. barack obama is an example. a lot of the way obama exploded is because he went viral on youtube. >> about a year after they launched, they were bought by google for $1.6 billion. >> today we have some exciting news for you. we've been acquired by google. >> the most google has paid for anything up until that time. ♪ >> youtube had a very laz is fair attitude about copyright. put up anything. if anyone complains, we'll take it down. it was known for pirated content, illegal content. when google bought it that was essential. now you can have a reputation for protecting copyright. >> this year's size of youtube makes it unlike anything on the web right now. there are 1 billion users on youtube and 300 hours of video uploaded every minute. about half the traffic is coming from mobile. >> you would think for all of
the content in youtube, they've been making billions and billions of dollars, but it's been a struggle throughout most of its history for money. the future for youtube is to continue to be the world's greatest repository for all the world's weird stuff. they also hope it's place you go to watch more shows. >> they're tinkering around with subscription models much like the way netflix works. it's still the same but it's changed and it's still in the process of evolving today. >> go ahead. >> it's kind of hard to believe it's been only ten years. >> what i love is you can go there and find all these people that will give you lessons in things i'm interested in like a serve or golf swing or stroke. anybody whees really good will put it up there. >> you need no work on your golf swing. >> yes, i do. i'm not sure that will cure it either. >> being a work hole ek might
not be something to break about. how to make smarter choices at the office ahead. linda macdonald is captioning for you in real time. good morning, it's 8:25. i'm frank mallicoat. here's what's happening right now. this morning, search teams will head back out to look for a missing cupertino teen. 17-year-old connor sullivan last seen at monte vista high school after his first period class on monday. investigators don't suspect foul play. his parents say it's usual for him to disappear. san jose adopted new rules on outdoor water use to cut overall consumption by 30%. it includes restrictions on watering lawns and washing cars. residents cannot top off swimming pools with more than a foot of water. all these rules are now in effect. now, one man is dead after an early-morning fire in mountain view. this happened at a single- family home in the 700 block of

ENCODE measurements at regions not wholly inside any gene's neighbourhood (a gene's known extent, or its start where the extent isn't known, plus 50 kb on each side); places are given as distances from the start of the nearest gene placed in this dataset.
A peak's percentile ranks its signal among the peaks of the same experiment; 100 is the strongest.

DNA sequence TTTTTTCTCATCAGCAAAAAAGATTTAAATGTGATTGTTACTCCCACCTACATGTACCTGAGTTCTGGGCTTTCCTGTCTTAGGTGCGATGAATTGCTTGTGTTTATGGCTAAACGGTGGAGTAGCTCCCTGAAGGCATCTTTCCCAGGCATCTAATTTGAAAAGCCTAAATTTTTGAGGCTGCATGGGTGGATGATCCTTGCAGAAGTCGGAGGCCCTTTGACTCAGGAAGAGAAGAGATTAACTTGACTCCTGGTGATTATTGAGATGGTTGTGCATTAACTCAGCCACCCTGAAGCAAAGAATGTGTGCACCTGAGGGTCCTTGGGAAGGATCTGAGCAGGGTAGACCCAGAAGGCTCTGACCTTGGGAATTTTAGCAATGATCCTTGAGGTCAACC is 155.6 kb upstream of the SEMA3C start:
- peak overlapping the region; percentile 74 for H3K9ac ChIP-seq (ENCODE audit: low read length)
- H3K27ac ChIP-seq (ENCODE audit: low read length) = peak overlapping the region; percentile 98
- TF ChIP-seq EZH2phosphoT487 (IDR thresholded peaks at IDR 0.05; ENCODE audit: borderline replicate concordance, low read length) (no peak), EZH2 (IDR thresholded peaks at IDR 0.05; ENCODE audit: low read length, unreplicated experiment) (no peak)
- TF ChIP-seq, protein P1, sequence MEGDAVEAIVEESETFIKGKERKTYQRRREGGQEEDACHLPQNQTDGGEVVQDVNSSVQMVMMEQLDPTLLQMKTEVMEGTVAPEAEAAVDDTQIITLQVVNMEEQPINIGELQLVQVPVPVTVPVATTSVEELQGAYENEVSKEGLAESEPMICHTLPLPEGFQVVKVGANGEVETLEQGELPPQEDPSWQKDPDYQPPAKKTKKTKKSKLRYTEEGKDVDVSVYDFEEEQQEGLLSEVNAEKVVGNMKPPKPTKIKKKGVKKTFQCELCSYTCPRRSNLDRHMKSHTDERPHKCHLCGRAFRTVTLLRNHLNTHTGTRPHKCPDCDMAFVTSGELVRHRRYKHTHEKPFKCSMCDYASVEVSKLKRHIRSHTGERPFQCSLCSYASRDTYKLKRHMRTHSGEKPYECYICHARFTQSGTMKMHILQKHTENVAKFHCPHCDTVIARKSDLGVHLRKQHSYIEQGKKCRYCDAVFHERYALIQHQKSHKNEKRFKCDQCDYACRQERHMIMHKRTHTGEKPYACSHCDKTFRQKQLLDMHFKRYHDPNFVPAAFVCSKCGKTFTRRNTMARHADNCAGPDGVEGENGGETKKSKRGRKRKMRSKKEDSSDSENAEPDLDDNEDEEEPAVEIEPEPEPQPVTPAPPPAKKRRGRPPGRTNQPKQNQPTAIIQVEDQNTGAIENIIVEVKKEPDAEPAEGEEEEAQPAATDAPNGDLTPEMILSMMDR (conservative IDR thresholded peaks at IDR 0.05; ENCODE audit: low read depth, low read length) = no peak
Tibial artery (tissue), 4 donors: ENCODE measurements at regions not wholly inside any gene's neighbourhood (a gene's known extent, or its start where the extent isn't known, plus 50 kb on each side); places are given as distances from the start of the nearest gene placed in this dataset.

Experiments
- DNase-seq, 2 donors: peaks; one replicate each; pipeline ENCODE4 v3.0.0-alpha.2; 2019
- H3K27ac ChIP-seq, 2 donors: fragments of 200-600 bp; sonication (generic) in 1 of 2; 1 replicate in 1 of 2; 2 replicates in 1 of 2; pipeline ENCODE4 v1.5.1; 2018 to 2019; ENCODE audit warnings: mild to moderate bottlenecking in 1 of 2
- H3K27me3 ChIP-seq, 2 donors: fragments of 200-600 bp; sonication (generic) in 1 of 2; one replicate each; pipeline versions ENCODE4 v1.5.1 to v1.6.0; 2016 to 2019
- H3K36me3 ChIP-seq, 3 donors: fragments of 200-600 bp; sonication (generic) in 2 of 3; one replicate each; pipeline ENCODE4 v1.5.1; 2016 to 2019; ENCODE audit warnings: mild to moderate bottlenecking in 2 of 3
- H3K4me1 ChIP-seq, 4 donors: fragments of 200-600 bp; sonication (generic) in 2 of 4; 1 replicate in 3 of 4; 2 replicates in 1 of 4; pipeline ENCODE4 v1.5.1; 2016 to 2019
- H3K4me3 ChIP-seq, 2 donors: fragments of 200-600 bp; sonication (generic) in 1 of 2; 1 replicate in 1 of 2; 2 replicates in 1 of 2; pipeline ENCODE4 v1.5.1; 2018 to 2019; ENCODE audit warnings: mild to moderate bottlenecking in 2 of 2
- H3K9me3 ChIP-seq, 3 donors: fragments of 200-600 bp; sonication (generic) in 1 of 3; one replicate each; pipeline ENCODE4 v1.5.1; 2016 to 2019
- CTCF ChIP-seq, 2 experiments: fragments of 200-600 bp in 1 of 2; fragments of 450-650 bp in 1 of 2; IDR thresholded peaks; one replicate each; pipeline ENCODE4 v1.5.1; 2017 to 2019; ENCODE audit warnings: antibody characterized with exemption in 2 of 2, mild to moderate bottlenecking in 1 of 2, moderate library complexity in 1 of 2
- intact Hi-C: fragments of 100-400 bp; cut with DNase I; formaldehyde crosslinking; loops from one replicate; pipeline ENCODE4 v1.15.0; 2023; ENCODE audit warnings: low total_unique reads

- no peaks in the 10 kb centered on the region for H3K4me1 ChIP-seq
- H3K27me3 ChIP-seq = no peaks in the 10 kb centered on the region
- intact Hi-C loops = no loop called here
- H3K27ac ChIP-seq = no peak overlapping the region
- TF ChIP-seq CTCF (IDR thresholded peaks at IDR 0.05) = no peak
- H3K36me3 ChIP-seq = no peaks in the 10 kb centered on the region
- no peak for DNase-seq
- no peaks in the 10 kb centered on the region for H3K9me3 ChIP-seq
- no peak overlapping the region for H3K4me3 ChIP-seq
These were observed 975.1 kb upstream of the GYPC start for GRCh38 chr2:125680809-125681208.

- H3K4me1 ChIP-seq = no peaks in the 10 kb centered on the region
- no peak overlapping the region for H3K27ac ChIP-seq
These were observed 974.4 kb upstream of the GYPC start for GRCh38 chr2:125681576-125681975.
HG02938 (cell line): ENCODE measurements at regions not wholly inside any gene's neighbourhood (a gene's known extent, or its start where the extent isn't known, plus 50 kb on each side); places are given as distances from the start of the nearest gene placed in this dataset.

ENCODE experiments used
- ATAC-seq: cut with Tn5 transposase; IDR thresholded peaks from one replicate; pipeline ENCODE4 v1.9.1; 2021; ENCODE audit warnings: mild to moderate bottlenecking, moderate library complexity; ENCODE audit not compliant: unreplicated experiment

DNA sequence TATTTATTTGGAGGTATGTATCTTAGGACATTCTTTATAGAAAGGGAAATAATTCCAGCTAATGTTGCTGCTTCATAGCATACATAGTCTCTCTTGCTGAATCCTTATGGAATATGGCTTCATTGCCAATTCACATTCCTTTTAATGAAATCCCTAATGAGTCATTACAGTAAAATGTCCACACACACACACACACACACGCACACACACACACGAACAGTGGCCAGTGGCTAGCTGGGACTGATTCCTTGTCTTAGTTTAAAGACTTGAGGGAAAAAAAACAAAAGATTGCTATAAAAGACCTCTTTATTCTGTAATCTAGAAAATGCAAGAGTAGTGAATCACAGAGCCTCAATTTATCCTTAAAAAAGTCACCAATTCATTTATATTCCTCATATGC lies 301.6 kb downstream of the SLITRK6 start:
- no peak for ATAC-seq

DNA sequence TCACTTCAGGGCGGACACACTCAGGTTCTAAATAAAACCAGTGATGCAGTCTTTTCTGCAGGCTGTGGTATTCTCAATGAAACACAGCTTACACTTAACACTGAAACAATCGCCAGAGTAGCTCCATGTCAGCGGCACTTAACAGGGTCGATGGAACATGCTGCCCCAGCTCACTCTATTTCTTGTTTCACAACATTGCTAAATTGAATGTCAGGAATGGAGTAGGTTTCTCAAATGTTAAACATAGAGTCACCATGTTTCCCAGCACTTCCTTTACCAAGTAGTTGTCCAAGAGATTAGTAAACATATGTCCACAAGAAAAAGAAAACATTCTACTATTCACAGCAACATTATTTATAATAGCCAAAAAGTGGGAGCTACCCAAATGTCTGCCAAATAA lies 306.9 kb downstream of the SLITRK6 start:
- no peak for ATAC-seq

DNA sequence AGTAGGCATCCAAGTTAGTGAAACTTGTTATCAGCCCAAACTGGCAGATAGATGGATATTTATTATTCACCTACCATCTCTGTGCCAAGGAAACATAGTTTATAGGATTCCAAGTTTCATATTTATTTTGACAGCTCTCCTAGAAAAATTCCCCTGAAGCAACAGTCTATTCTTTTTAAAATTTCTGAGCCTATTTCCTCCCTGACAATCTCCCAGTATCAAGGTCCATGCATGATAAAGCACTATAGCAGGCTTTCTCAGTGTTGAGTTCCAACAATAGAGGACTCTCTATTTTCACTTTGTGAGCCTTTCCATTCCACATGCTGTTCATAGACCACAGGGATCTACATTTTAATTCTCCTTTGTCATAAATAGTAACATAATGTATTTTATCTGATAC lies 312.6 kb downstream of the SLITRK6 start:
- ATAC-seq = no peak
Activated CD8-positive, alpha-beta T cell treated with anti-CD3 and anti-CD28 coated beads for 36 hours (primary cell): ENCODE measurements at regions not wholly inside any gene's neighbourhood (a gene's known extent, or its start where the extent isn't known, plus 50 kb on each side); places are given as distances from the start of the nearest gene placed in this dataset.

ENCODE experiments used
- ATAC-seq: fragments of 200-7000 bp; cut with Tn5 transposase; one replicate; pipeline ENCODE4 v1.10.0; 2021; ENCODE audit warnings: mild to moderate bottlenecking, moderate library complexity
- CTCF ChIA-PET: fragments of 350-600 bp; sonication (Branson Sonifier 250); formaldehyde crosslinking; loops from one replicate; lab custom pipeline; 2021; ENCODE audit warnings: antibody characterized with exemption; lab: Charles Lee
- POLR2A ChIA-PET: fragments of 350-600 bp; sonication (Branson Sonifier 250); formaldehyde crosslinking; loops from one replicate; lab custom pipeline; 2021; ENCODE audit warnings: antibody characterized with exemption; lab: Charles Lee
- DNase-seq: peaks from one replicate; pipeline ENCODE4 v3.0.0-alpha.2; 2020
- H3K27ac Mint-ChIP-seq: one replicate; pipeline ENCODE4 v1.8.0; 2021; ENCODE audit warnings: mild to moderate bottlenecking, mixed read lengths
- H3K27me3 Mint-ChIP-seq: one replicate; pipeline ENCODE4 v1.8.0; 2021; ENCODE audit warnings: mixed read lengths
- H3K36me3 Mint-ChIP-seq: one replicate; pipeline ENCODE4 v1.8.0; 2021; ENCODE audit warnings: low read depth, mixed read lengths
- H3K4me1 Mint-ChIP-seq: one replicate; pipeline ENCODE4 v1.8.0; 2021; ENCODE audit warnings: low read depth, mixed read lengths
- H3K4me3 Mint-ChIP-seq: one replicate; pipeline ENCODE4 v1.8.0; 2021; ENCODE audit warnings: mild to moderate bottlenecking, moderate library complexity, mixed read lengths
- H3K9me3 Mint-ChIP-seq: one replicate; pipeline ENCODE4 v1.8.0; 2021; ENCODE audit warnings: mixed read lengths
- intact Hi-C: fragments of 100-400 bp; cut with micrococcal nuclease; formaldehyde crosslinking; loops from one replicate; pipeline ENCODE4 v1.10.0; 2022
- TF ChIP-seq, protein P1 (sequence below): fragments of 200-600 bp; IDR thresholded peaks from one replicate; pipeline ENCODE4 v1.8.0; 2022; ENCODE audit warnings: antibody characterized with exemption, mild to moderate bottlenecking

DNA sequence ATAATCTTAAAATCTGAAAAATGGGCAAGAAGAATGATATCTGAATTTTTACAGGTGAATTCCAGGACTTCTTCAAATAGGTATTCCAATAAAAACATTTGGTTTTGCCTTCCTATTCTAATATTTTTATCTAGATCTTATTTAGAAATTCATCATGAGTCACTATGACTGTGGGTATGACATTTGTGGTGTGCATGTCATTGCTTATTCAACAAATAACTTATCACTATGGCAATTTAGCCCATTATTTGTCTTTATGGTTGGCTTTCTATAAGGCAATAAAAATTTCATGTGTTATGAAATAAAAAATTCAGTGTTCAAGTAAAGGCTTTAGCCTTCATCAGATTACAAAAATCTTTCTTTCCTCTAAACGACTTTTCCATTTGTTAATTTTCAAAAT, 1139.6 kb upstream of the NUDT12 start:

that drive time as well is in the red. here's a live look out the door at the richmond/san rafael bridge. the approach slows around richmond parkway slows midspan. and it's also been brutal on westbound 4 between bay point and concord. early-morning accident at willow pass slowed that ride down early this morning and then it remains heavy on southbound 242 and southbound 680 into walnut creek. bay bridge stacked up into the macarthur maze. that's "kcbs traffic." here's roberta. it's not the prettiest of pictures because it looks a little dull. we have some drizzle on the camera lens right. just wanted to give you a good indication that the coast is clearing out this morning a lot sooner than yesterday. good morning, still cool at santa rosa at 46 degrees. otherwise 55 apiece oakland and livermore. later today a bit breezy with a robust onshore wind west 10 to 20. 50s beaches 60s bay and peninsula mid-70s inland. cloudy on
i don't want to sell you on anything but this is a legacy this book. bye-bye. no, wait. no no. no, no no no. take the doggy. ygy take the doggy. i need my phone. take the dog. >> that's sandra bullock who can't stop working in "the proposal." what's the difference between working hard and being a workaholic? tony schwartz is in the toyota green room. he'll show us how overworking can backfire. welcome back to "cbs this morning." >> there was a story i just read about sandra bullock. she's like the most beautiful
woman at 50. >> in "people" magazine. >> i would agree with that. >> yes. also ahead, a flying car that's not part of science fiction and other inventions that could change our world. they're called the best of 2015. right now it's time to show you some of this morning's headlines. ben affleck is naming the relative who was thought to be a slaf owner. he tweeted lots of people have been asking who the guy was. his name was benjamin cole he lived in georgia on my mom's side about he came under fire when he leaked documents he lobbied to have that information removed from the shore. fortune says mcdonald's is closing stores after sagging sales. closed 350 in the united states and china and japan. another 350 slow performing stores will be shut later this month. don's ta brook told us about another effort to turn around
the company. he raised the minimum deposit boxes. they made off with millions of cash and jewels. they have not feed any suspects j a man who serve 36d years in prison for a crime he didn't commit has been exonerated. michael henline is the longest serving inmate to be wrongly convicted. he was sentenced in 1980. a judge dismissed the charges on wednesday. new dna tests show the dna was not his. chrisserly used a hovering camera to make sure his 8-year-old daughter was safe on her walk to school.